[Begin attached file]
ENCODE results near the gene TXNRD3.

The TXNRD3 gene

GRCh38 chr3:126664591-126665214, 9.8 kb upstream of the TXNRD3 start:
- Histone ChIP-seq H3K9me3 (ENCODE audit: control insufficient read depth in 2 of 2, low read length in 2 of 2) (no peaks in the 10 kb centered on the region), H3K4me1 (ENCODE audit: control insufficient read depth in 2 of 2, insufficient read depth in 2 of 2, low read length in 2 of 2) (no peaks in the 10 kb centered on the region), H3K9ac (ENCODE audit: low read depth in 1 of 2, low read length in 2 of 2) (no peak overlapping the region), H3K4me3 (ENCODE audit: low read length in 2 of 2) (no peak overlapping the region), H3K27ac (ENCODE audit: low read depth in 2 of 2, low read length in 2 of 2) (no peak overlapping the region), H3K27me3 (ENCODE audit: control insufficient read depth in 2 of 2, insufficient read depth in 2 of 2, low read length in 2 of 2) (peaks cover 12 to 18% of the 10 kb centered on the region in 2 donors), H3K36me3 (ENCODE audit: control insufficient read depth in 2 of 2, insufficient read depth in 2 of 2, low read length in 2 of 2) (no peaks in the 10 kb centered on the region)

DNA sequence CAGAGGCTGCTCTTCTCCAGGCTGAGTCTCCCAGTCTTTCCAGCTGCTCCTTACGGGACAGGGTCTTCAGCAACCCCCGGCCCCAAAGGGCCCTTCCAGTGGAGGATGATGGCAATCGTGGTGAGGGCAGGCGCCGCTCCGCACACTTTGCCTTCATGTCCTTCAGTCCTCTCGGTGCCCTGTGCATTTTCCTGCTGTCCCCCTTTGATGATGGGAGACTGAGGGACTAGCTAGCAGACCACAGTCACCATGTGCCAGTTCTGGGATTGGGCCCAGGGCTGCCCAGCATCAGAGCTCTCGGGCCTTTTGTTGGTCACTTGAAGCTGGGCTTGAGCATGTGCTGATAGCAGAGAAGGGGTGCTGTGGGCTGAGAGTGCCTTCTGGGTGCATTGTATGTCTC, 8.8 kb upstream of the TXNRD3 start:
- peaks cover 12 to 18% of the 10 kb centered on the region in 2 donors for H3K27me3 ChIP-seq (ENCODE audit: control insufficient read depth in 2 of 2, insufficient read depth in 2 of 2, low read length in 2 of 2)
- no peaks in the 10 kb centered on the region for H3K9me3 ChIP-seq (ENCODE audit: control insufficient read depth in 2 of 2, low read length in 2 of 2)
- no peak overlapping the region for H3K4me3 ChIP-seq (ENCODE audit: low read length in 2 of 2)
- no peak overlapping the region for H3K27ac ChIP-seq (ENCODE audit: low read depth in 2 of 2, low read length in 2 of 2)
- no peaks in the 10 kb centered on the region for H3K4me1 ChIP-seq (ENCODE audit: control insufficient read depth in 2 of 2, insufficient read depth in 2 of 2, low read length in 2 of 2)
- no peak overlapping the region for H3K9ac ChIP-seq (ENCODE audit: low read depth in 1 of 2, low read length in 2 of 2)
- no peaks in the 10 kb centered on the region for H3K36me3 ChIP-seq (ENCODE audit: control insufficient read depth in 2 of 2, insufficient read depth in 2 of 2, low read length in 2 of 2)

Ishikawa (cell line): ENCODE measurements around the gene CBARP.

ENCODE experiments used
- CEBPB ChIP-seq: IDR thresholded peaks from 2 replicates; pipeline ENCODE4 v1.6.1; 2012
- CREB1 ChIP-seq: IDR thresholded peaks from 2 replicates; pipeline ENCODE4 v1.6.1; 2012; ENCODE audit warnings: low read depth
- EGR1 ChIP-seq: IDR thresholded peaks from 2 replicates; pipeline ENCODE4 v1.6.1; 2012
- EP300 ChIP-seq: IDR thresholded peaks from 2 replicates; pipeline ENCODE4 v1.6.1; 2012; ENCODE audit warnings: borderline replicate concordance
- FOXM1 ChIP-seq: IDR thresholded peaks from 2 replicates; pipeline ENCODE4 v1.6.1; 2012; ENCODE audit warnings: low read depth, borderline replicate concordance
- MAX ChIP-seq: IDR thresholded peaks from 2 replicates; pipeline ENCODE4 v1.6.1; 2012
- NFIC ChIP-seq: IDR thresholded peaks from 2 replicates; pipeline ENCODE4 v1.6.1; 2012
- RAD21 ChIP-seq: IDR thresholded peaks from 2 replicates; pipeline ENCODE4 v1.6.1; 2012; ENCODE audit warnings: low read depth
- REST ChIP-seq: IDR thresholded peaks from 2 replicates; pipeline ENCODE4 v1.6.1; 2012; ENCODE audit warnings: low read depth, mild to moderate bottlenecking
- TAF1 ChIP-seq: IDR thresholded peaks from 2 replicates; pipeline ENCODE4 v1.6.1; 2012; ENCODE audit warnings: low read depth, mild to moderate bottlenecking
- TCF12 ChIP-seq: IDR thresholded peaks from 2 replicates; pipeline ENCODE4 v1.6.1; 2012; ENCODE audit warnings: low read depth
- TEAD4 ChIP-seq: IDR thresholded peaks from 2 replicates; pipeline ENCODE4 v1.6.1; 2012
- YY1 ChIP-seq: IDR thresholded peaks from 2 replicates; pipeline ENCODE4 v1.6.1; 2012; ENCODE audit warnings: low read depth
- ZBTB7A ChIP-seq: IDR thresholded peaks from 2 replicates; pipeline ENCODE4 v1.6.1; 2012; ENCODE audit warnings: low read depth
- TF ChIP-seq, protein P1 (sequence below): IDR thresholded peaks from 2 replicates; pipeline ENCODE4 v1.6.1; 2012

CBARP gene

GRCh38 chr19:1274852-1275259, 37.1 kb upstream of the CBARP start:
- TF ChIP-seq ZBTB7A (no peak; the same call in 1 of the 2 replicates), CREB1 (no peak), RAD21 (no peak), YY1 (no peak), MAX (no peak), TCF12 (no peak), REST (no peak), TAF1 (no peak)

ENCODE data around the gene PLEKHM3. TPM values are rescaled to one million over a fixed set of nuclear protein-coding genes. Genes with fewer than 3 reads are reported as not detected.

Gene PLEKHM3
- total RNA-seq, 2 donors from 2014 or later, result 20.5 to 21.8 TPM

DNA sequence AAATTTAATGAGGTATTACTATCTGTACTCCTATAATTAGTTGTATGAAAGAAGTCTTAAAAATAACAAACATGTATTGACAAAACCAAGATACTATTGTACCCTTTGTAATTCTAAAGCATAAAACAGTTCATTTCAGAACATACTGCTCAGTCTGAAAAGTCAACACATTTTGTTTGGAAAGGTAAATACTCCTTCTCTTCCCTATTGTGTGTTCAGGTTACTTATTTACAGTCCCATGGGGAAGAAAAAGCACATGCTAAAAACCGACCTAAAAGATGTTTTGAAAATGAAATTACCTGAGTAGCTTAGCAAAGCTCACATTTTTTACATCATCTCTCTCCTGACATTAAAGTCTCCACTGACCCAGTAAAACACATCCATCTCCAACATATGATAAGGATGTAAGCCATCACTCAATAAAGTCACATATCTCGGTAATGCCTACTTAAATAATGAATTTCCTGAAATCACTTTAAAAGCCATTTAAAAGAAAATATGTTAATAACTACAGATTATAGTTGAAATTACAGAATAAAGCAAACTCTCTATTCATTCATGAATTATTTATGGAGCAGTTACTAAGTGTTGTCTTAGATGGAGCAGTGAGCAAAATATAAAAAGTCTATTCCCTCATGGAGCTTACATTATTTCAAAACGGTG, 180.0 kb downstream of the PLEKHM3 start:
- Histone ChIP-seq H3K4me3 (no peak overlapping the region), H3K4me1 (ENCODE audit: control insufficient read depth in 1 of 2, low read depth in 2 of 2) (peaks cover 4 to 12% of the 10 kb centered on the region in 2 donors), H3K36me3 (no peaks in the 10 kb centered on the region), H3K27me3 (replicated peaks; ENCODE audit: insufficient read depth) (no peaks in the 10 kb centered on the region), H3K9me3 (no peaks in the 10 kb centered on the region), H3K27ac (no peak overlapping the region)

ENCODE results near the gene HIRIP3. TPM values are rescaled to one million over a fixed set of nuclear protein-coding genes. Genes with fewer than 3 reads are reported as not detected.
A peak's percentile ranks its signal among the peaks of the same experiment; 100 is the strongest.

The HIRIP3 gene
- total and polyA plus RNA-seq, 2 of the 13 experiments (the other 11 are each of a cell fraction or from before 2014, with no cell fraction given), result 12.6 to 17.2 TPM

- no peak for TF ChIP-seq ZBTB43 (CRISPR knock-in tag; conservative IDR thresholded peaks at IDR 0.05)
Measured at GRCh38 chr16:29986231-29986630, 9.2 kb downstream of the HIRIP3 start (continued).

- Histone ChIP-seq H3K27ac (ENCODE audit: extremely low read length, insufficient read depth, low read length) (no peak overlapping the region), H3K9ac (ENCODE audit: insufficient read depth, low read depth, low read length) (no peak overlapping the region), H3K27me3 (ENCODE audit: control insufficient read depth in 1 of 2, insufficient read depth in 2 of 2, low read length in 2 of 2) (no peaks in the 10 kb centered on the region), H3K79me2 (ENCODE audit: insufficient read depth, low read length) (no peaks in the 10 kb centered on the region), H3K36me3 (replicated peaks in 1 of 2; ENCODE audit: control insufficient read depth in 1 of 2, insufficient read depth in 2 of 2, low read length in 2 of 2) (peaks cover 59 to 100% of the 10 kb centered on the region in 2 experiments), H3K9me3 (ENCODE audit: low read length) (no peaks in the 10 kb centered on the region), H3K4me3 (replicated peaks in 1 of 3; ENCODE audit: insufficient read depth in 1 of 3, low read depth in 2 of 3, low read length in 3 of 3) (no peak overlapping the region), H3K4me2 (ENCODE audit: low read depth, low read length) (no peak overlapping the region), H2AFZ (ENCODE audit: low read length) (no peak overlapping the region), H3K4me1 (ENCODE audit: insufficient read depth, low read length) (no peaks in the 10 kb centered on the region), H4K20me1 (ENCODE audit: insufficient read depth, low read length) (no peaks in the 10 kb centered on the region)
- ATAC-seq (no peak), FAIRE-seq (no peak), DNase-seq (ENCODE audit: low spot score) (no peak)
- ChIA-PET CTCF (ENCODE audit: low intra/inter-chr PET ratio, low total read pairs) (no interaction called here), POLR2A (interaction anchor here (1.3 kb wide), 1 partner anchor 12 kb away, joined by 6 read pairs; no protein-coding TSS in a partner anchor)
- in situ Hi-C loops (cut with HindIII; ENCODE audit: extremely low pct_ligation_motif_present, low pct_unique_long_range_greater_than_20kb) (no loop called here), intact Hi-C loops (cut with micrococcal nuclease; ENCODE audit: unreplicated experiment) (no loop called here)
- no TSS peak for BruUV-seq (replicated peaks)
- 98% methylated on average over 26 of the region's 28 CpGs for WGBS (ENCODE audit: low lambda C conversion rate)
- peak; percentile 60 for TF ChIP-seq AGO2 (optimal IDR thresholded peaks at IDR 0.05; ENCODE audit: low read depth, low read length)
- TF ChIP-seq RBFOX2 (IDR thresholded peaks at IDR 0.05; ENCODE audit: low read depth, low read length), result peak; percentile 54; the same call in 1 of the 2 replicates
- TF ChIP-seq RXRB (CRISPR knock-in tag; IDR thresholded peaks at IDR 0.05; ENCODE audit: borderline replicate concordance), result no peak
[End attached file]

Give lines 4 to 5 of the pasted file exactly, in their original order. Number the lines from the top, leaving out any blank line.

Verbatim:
- Histone ChIP-seq H3K9me3 (ENCODE audit: control insufficient read depth in 2 of 2, low read length in 2 of 2) (no peaks in the 10 kb centered on the region), H3K4me1 (ENCODE audit: control insufficient read depth in 2 of 2, insufficient read depth in 2 of 2, low read length in 2 of 2) (no peaks in the 10 kb centered on the region), H3K9ac (ENCODE audit: low read depth in 1 of 2, low read length in 2 of 2) (no peak overlapping the region), H3K4me3 (ENCODE audit: low read length in 2 of 2) (no peak overlapping the region), H3K27ac (ENCODE audit: low read depth in 2 of 2, low read length in 2 of 2) (no peak overlapping the region), H3K27me3 (ENCODE audit: control insufficient read depth in 2 of 2, insufficient read depth in 2 of 2, low read length in 2 of 2) (peaks cover 12 to 18% of the 10 kb centered on the region in 2 donors), H3K36me3 (ENCODE audit: control insufficient read depth in 2 of 2, insufficient read depth in 2 of 2, low read length in 2 of 2) (no peaks in the 10 kb centered on the region)

DNA sequence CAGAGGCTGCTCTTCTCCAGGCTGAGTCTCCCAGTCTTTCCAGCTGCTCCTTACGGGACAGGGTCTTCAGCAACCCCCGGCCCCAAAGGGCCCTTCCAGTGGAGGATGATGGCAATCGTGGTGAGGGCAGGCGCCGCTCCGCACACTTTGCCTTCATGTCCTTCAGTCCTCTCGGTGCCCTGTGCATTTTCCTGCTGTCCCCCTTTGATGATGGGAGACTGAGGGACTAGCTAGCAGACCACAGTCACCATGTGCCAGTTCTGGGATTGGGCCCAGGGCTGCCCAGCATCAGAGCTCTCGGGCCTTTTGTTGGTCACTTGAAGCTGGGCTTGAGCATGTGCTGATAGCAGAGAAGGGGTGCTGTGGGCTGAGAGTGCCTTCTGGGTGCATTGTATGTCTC, 8.8 kb upstream of the TXNRD3 start: